Index of Species Information

SPECIES:  Quercus phellos


SPECIES: Quercus phellos
AUTHORSHIP AND CITATION : Carey, Jennifer H. 1992. Quercus phellos. In: Fire Effects Information System, [Online]. U.S. Department of Agriculture, Forest Service, Rocky Mountain Research Station, Fire Sciences Laboratory (Producer). Available: [].

ABBREVIATION : QUEPHE SYNONYMS : NO-ENTRY SCS PLANT CODE : QUPH COMMON NAMES : willow oak peach oak pin oak swamp willow oak TAXONOMY : The currently accepted scientific name of willow oak is Quercus phellos L. [21,30]. It has been placed within the subgenus Erythrobalanus or black (red) oak group. There are no recognized varieties, subspecies, or forms. Willow oak hybridizes with the following species [21,30]: x Q. velutina (black oak): Q. X. filialis Little x Q. falcata (southern red oak): Q. X. ludoviciana Sarg. x Q. ilicifolia (bear oak): Q. X. giffordii Trel. x Q. marilandica (blackjack oak): Q. X. rudkinii Britton x Q. nigra (water oak): Q. X. capesii W. Wolf x Q. palustris (pin oak): Q. X. schociana Dieck x Q. rubra (northern red oak): Q. X. heterophylla Michx. f. x Q. shumardii (Shumard oak): Q. X. moultonensis Ashe x Q. incana (bluejack oak) LIFE FORM : Tree FEDERAL LEGAL STATUS : No special status OTHER STATUS : NO-ENTRY


SPECIES: Quercus phellos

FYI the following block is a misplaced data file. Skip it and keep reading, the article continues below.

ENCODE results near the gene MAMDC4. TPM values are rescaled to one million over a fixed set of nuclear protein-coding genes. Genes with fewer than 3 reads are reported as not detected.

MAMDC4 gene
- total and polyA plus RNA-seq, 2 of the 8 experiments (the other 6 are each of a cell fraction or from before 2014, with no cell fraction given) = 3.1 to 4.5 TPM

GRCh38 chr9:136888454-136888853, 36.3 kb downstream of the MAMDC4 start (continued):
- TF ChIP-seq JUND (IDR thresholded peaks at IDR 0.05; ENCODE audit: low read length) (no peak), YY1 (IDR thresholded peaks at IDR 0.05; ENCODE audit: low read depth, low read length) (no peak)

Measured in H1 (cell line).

GENERAL DISTRIBUTION : Willow oak occurs on the Atlantic and Gulf coastal plains from New Jersey and southeastern Pennsylvania to Georgia and northern Florida; west to east Texas; and north in the Mississippi River valley to southeastern Oklahoma, Arkansas, southeastern Missouri, southern Illinois, western and southern Kentucky, and eastern Tennessee. Willow oak is absent from peninsular Florida and southeastern Georgia [21,30]. ECOSYSTEMS : FRES13 Loblolly - shortleaf pine FRES14 Oak - pine FRES16 Oak - gum - cypress STATES : AL AR DE FL GA IL KY LA MD MO MS NC NJ NY OK PA SC TN TX VA BLM PHYSIOGRAPHIC REGIONS : NO-ENTRY KUCHLER PLANT ASSOCIATIONS : K111 Oak - hickory - pine forest K112 Southern mixed forest K113 Southern floodplain forest SAF COVER TYPES : 65 Pin oak - sweetgum 80 Loblolly pine - shortleaf pine 81 Loblolly pine 82 Loblolly pine - hardwood 87 Sweet gum - yellow-poplar 88 Willow oak - water oak - diamondleaf oak 91 Swamp chestnut oak - cherrybark oak 92 Sweetgum - willow oak 93 Sugarberry - American elm - green ash 96 Overcup oak - water hickory SRM (RANGELAND) COVER TYPES : NO-ENTRY HABITAT TYPES AND PLANT COMMUNITIES : Willow oak is commonly found in transitional communities between swamps and upland mesic forests [1,28]. The willow oak-water oak-laurel oak (Q. laurifolia) forest cover type is located topographically between the swamp chestnut oak (Q. michauxii)-cherrybark oak (Q. falcata var. pagodifolia) type on the higher, better drained sites and the overcup oak (Q. lyrata)-water hickory (Carya aquatica) type on the lower, more poorly drained sites. Within the willow oak-water oak-laurel oak type, willow oak is generally located between laurel oak on the more poorly drained sites and water oak on the better drained sites [10]. The following published classifications list laurel oak as a dominant species: Southern swamps and marshes [28] Forest vegetation of the Big Thicket, southeast Texas [23] Eastern deciduous forest [38] The natural communities of South Carolina [25]